Site Editor

Rebecca Olin, MD, MS

Advertisement
Advertisement

Pilot Study of Vincristine Sulfate Liposome Injection in Resistant AML

By: Jenna Carter, PhD
Posted: Tuesday, May 11, 2021

Patients with relapsed or refractory acute myeloid leukemia (AML) often show resistance to therapy, showing poor outcomes. An article published in the Journal of Hematology highlighted the findings of a phase II study examining a drug that offers a more palliative approach with reportedly acceptable toxicity. Timothy S. Pardee, MD, PhD, of Wake Forest University, Winston-Salem, North Carolina, and colleagues examined the clinical effect of vincristine sulfate liposome injection (VSLI) in patients with AML; however, despite previous findings, this study revealed no effective responses.

A total of five patients with relapsed or refractory disease were treated using the U.S. Food and Drug Administration–approved dose and schedule for VSLI. The following parameters were examined for each patient: hematologic improvement rate of VSLI, response rate (complete remission or complete remission with incomplete blood cell count recovery), morphologic leukemia-free state, and overall survival.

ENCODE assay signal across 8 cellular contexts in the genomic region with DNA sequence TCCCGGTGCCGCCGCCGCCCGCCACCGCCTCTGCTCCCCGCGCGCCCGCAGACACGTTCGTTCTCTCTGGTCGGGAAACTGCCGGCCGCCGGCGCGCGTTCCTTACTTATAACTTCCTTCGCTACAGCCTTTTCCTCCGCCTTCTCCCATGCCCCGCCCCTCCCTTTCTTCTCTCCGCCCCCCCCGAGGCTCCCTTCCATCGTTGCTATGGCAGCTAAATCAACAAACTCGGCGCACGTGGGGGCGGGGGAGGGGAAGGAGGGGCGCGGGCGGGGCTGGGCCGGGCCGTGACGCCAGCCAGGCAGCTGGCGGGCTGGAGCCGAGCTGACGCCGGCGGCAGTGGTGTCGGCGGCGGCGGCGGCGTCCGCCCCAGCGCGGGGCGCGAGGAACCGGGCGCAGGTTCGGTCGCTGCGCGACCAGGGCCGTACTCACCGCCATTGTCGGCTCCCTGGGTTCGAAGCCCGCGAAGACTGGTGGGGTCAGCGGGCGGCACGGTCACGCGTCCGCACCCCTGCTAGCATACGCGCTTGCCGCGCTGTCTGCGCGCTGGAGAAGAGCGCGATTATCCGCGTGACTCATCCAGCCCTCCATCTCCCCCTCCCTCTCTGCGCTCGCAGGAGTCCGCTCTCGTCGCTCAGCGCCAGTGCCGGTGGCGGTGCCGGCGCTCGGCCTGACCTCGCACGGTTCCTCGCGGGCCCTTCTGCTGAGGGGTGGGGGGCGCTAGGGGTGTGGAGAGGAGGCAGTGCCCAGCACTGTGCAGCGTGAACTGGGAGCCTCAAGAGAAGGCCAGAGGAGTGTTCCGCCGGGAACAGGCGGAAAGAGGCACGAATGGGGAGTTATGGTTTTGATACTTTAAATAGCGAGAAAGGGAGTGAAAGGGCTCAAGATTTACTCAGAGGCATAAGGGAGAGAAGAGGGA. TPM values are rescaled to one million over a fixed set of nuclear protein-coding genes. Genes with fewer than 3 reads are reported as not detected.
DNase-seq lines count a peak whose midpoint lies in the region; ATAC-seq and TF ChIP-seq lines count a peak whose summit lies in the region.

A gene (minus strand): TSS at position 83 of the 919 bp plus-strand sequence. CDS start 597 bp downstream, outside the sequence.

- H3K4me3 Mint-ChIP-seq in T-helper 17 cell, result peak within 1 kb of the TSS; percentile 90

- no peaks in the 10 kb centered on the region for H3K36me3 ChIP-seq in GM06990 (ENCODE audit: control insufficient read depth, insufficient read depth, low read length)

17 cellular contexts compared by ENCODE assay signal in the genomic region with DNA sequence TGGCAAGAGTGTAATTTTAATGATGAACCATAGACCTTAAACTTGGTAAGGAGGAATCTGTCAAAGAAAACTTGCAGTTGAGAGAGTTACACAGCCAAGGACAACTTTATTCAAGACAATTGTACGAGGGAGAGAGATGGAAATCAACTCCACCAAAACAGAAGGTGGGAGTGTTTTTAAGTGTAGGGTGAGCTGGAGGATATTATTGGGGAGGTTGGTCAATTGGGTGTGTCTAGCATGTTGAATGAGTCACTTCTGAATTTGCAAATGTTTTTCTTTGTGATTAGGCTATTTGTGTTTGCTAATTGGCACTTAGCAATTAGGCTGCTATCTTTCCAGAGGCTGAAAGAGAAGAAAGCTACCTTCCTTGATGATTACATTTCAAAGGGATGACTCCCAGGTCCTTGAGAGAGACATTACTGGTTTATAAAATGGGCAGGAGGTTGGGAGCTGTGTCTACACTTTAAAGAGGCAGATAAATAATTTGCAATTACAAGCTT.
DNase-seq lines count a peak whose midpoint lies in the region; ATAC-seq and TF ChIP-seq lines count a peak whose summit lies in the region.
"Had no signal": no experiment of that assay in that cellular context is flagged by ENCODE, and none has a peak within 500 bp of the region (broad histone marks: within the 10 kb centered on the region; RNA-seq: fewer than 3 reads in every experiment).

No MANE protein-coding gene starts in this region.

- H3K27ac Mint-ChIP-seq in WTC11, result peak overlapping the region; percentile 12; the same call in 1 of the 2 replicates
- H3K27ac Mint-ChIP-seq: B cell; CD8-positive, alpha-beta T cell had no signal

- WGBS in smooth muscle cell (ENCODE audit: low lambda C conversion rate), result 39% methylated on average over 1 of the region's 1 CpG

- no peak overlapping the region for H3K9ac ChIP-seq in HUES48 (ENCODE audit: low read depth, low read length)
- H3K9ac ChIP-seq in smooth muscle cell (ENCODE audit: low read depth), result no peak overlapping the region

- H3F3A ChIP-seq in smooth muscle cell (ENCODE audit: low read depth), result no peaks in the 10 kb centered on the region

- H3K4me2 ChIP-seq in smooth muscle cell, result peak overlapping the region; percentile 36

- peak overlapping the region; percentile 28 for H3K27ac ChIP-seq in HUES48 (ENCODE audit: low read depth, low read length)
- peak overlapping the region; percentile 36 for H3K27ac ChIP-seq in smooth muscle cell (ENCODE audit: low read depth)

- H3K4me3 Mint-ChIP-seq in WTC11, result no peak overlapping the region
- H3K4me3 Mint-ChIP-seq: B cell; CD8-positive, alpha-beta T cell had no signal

Their findings revealed that no responses were achieved with VSLI. Their results may have occurred due to study limitations, given low enrollment, brief exposure to the drug, or poor efficacy of liposomal vincristine in this population. Two of the five patients discontinued therapy before the first response assessment during or shortly after cycle 1, as they had significant complications during treatment. Additionally, two patients were classified as nonresponders, as they both had increasing blast counts. Two patients also had peripheral neuropathy, which was unexpected given the low incidence of neuropathy in previous trials.

Dr. Pardee and colleagues concluded that, given the lack of effects and toxicity reports, it was best to discontinue the study and follow up with further studies to clarify the resistance mechanism to VSLI in this population.

Disclosure: The authors reported no conflicts of interest.


By continuing to browse this site you permit us and our partners to place identification cookies on your browser and agree to our use of cookies to identify you for marketing. Read our Privacy Policy to learn more.